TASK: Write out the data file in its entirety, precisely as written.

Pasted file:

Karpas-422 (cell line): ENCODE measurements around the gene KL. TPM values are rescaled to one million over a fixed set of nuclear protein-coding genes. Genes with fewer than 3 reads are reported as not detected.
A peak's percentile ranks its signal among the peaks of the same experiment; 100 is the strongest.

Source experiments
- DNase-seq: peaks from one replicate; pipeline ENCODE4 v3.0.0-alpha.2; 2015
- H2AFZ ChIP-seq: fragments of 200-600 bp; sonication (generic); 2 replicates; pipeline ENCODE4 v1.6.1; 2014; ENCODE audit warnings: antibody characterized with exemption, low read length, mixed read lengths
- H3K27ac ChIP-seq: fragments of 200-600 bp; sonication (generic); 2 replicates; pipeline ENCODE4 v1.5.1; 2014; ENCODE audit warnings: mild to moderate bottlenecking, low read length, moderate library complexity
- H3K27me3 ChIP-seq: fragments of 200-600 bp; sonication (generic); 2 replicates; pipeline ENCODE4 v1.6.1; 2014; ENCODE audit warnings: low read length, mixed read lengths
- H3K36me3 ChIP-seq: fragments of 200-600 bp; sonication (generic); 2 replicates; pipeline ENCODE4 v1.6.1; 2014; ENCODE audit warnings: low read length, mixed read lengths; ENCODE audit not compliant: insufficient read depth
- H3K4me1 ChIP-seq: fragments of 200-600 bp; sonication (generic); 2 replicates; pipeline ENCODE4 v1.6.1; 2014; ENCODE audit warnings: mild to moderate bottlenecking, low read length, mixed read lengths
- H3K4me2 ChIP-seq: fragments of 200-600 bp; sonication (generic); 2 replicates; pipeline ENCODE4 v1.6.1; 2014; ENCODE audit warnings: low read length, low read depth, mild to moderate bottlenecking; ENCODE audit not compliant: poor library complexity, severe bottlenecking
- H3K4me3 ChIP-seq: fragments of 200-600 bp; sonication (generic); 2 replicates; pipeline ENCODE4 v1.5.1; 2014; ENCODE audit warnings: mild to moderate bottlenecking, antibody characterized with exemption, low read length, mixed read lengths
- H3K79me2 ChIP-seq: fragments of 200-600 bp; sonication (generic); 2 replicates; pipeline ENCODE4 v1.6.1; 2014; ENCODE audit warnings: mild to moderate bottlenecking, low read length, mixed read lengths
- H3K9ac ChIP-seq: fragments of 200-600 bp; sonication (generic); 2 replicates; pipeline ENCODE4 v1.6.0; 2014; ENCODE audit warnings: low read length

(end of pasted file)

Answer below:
Karpas-422 (cell line): ENCODE measurements around the gene KL. TPM values are rescaled to one million over a fixed set of nuclear protein-coding genes. Genes with fewer than 3 reads are reported as not detected.
A peak's percentile ranks its signal among the peaks of the same experiment; 100 is the strongest.

Source experiments
- DNase-seq: peaks from one replicate; pipeline ENCODE4 v3.0.0-alpha.2; 2015
- H2AFZ ChIP-seq: fragments of 200-600 bp; sonication (generic); 2 replicates; pipeline ENCODE4 v1.6.1; 2014; ENCODE audit warnings: antibody characterized with exemption, low read length, mixed read lengths
- H3K27ac ChIP-seq: fragments of 200-600 bp; sonication (generic); 2 replicates; pipeline ENCODE4 v1.5.1; 2014; ENCODE audit warnings: mild to moderate bottlenecking, low read length, moderate library complexity
- H3K27me3 ChIP-seq: fragments of 200-600 bp; sonication (generic); 2 replicates; pipeline ENCODE4 v1.6.1; 2014; ENCODE audit warnings: low read length, mixed read lengths
- H3K36me3 ChIP-seq: fragments of 200-600 bp; sonication (generic); 2 replicates; pipeline ENCODE4 v1.6.1; 2014; ENCODE audit warnings: low read length, mixed read lengths; ENCODE audit not compliant: insufficient read depth
- H3K4me1 ChIP-seq: fragments of 200-600 bp; sonication (generic); 2 replicates; pipeline ENCODE4 v1.6.1; 2014; ENCODE audit warnings: mild to moderate bottlenecking, low read length, mixed read lengths
- H3K4me2 ChIP-seq: fragments of 200-600 bp; sonication (generic); 2 replicates; pipeline ENCODE4 v1.6.1; 2014; ENCODE audit warnings: low read length, low read depth, mild to moderate bottlenecking; ENCODE audit not compliant: poor library complexity, severe bottlenecking
- H3K4me3 ChIP-seq: fragments of 200-600 bp; sonication (generic); 2 replicates; pipeline ENCODE4 v1.5.1; 2014; ENCODE audit warnings: mild to moderate bottlenecking, antibody characterized with exemption, low read length, mixed read lengths
- H3K79me2 ChIP-seq: fragments of 200-600 bp; sonication (generic); 2 replicates; pipeline ENCODE4 v1.6.1; 2014; ENCODE audit warnings: mild to moderate bottlenecking, low read length, mixed read lengths
- H3K9ac ChIP-seq: fragments of 200-600 bp; sonication (generic); 2 replicates; pipeline ENCODE4 v1.6.0; 2014; ENCODE audit warnings: low read length